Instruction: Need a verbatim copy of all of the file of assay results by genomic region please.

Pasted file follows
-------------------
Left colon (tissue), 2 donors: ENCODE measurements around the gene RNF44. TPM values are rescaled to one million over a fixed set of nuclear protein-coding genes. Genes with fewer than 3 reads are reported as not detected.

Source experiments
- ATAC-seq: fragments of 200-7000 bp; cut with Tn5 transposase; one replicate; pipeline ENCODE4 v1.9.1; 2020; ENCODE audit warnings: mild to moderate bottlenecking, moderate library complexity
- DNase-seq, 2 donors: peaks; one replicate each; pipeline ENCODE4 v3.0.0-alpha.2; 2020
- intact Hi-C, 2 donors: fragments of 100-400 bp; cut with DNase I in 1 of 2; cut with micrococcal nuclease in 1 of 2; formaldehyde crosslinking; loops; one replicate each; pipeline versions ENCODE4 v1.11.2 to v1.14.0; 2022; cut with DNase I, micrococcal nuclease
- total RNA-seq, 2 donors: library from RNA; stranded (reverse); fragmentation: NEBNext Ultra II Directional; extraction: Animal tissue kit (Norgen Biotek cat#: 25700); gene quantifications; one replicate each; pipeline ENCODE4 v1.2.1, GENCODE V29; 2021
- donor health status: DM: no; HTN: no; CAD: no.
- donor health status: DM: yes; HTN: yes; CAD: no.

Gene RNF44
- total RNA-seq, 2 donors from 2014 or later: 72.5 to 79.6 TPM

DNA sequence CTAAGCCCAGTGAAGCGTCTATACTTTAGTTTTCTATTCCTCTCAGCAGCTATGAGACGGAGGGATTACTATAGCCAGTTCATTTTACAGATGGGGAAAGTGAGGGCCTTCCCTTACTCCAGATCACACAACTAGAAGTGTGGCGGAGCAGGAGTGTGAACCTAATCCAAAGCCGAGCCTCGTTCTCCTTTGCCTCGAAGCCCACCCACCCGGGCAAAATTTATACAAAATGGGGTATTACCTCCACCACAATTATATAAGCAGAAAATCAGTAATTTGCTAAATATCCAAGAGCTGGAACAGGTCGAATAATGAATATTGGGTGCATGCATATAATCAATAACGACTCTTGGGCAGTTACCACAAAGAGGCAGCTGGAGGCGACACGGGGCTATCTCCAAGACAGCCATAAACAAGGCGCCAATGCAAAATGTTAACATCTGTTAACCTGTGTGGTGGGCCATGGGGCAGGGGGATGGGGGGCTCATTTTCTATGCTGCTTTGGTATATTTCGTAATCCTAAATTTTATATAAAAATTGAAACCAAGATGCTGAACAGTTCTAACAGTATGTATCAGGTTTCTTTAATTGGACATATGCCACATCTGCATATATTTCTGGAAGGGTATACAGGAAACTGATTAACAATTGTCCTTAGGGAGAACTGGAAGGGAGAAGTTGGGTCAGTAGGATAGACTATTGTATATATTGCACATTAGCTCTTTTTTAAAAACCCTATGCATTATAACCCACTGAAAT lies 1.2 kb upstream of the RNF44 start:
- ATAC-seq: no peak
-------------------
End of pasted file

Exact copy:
Left colon (tissue), 2 donors: ENCODE measurements around the gene RNF44. TPM values are rescaled to one million over a fixed set of nuclear protein-coding genes. Genes with fewer than 3 reads are reported as not detected.

Source experiments
- ATAC-seq: fragments of 200-7000 bp; cut with Tn5 transposase; one replicate; pipeline ENCODE4 v1.9.1; 2020; ENCODE audit warnings: mild to moderate bottlenecking, moderate library complexity
- DNase-seq, 2 donors: peaks; one replicate each; pipeline ENCODE4 v3.0.0-alpha.2; 2020
- intact Hi-C, 2 donors: fragments of 100-400 bp; cut with DNase I in 1 of 2; cut with micrococcal nuclease in 1 of 2; formaldehyde crosslinking; loops; one replicate each; pipeline versions ENCODE4 v1.11.2 to v1.14.0; 2022; cut with DNase I, micrococcal nuclease
- total RNA-seq, 2 donors: library from RNA; stranded (reverse); fragmentation: NEBNext Ultra II Directional; extraction: Animal tissue kit (Norgen Biotek cat#: 25700); gene quantifications; one replicate each; pipeline ENCODE4 v1.2.1, GENCODE V29; 2021
- donor health status: DM: no; HTN: no; CAD: no.
- donor health status: DM: yes; HTN: yes; CAD: no.

Gene RNF44
- total RNA-seq, 2 donors from 2014 or later: 72.5 to 79.6 TPM

DNA sequence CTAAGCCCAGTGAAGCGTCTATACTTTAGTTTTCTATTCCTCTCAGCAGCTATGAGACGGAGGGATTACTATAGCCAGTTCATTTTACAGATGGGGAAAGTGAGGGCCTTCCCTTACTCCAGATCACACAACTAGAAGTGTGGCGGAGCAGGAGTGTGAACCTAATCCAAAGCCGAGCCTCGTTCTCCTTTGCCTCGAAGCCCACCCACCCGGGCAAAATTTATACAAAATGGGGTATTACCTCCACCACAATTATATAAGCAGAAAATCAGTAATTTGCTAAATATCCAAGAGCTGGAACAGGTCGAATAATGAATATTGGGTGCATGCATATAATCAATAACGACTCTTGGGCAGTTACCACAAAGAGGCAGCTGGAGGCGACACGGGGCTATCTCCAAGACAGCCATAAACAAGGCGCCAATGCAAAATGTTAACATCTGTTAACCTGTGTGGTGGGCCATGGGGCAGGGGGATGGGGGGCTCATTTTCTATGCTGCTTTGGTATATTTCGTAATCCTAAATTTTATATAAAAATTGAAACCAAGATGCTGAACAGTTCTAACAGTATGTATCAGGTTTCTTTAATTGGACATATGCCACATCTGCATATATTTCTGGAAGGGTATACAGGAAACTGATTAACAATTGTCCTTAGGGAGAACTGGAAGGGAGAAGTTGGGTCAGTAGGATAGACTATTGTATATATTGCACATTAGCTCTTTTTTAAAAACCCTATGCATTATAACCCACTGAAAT lies 1.2 kb upstream of the RNF44 start:
- ATAC-seq: no peak